The Concept of ‘compostura’ is evident as the inquisitors in this case were extremely obsessed with documenting that the accused used a phallic instrument (or a dildo) for penetrating other women. This case saw lesbianism sexuality ruled as an act of sodomy. Naturally, sodomy was a confused faculty of crimes according to philosophy of Foucault (Foucault 101). The reason was that it included all the sexual crimes of non-procreative intent even bestiality. Besides, sexing of the body was mainly determined by having either female or male organs (Hubbard 129). This made Eleno’s gender case a substantial argument in deciding his case (Simons 25). Considering that there was some cases when individuals would have both male and female organs, categorizing them as either male or female became a cardinal dilemma (Ramet 23).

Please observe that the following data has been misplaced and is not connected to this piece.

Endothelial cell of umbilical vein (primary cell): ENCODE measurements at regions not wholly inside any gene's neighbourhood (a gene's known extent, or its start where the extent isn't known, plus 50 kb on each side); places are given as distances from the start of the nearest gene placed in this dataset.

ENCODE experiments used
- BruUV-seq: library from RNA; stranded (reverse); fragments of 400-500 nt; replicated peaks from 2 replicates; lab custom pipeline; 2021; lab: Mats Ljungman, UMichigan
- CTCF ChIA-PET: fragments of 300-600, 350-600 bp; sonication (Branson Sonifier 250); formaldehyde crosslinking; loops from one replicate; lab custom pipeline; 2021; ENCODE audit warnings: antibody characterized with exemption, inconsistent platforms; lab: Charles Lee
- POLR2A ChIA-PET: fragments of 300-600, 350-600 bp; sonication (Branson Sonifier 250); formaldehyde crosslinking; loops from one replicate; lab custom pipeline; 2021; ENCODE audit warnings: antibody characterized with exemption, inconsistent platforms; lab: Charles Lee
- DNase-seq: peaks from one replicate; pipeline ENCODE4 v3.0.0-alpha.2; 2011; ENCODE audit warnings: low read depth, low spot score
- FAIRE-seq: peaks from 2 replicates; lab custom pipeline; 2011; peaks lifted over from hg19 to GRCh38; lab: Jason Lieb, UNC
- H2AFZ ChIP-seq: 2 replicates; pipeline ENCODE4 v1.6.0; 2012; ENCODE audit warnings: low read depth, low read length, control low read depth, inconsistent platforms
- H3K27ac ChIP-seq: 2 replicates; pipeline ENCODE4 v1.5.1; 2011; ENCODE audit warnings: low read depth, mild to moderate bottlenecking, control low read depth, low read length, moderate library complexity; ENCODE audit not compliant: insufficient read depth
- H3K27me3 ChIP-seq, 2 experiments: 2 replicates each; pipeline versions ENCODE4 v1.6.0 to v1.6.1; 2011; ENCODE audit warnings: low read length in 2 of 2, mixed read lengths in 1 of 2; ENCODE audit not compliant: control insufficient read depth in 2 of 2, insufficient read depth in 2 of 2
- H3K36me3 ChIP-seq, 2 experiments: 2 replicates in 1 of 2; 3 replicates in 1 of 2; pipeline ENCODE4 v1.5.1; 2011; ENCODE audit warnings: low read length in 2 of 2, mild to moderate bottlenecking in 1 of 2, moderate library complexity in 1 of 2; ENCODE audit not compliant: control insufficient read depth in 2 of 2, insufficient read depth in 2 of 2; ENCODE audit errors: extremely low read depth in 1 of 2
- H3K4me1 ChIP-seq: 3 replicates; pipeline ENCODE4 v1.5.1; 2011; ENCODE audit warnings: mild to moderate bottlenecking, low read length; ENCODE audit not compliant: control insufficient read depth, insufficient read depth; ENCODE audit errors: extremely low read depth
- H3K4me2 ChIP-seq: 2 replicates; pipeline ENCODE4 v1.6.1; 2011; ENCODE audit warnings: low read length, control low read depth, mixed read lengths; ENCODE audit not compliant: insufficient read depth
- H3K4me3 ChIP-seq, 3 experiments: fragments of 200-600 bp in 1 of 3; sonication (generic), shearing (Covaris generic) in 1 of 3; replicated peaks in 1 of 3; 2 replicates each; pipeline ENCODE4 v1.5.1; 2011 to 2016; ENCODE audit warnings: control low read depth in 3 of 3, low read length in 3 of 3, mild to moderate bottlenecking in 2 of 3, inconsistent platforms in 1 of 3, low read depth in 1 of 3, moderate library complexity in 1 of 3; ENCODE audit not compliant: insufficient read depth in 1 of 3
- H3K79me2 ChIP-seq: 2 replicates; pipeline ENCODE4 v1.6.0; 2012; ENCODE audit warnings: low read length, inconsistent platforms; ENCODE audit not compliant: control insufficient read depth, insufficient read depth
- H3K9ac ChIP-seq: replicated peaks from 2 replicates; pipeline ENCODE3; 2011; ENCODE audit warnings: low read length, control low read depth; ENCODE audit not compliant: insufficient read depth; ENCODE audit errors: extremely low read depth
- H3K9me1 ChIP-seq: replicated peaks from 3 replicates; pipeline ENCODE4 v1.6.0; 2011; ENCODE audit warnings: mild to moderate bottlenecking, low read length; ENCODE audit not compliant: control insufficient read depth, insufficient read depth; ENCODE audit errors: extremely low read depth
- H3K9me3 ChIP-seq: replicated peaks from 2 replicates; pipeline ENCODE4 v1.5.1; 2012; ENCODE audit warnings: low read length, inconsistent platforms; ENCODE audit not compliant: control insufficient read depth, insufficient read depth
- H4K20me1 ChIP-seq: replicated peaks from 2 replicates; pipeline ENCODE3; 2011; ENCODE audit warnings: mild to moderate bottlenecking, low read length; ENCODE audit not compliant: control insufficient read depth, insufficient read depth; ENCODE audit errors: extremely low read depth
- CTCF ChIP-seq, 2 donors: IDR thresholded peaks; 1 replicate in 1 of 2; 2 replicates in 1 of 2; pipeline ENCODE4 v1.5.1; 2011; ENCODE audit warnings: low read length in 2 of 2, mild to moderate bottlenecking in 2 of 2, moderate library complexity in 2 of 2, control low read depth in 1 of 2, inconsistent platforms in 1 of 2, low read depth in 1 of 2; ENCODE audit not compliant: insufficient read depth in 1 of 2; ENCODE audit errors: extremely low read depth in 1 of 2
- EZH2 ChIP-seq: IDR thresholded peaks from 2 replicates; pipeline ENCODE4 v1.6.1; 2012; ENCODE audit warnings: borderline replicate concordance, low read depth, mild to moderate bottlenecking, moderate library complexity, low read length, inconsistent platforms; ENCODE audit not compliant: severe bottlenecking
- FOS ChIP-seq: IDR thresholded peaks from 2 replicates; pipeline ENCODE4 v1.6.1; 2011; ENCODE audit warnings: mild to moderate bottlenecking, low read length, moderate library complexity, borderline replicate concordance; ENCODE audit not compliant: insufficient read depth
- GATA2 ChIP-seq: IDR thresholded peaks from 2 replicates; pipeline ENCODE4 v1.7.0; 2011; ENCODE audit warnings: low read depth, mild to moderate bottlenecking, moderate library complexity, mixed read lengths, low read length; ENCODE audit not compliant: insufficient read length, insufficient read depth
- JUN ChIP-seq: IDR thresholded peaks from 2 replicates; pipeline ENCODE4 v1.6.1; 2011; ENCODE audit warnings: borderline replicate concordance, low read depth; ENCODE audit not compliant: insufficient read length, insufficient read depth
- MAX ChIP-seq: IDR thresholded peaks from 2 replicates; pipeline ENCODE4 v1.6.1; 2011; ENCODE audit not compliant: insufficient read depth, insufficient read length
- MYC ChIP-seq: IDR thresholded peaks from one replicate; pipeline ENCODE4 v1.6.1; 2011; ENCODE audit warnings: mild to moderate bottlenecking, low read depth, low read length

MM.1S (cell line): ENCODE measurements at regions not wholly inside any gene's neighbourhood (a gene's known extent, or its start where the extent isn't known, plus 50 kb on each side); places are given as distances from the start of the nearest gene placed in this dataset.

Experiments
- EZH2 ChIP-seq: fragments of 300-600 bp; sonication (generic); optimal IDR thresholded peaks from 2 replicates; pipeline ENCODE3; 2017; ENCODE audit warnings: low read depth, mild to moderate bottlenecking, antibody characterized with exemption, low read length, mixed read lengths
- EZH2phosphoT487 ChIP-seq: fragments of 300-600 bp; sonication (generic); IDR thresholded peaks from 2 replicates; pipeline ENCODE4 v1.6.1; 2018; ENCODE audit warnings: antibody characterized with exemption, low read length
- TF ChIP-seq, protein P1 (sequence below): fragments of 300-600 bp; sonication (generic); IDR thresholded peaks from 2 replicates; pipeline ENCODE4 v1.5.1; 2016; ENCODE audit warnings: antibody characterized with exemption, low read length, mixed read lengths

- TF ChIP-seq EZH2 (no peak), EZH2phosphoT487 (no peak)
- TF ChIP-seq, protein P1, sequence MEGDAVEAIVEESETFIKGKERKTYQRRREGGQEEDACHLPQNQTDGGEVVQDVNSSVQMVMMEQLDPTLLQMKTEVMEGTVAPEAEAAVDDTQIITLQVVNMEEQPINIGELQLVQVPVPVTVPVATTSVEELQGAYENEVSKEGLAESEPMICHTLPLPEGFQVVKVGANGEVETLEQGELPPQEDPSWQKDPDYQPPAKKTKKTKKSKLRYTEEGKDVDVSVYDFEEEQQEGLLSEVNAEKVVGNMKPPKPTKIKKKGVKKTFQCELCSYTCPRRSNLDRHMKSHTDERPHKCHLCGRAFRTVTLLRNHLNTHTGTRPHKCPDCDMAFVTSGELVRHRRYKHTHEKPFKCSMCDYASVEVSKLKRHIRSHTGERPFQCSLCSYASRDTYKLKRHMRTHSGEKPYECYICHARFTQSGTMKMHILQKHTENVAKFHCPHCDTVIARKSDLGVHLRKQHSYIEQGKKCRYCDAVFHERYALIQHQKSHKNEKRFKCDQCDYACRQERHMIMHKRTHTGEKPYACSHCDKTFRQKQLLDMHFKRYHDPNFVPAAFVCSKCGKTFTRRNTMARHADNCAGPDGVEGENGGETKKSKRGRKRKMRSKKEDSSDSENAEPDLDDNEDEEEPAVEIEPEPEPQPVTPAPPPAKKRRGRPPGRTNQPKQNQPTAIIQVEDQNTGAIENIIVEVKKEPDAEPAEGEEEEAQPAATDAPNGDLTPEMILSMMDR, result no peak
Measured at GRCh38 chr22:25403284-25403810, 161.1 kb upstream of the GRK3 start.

Attempt to Subvert Discourses

Eleno had worked very hard to rise above the social discourses to become what he was, a married surgeon by the time he was summoned to an inquisition. He prepared his defense skillfully hoping to win the case because previously, inquisitions exonerated people of the sodomy accusations if they defended themselves properly. Lisa Magdalena’s case is one such example that gave Eleno hope. Magdalena had been a nun for 12 but claimed to have felt a penis emerge. Physical examination by two priests saw him declared a man and sent home to his father (Vollendor 12). Eleno was not as lucky.

An analysis of this case clearly exposes race, gender and imperialism as factors that served to repress sexual expression. The performance of gender versus the customary expectations of anatomy was a factor in describing gender and sexuality. Eleno’s case is expressive of transformation. Going by the judges’ verdict, his gender changed, as well as his sexual orientation. He was never a man but a woman disguising herself as a man. Nevertheless, her audacity to claim he had a desire for women remains incredible. He not only changed from being a woman to a man he also rose above his earlier social status as a child – being a slave to a surgeon. This happened despite the social disadvantages as a slave and his skin color.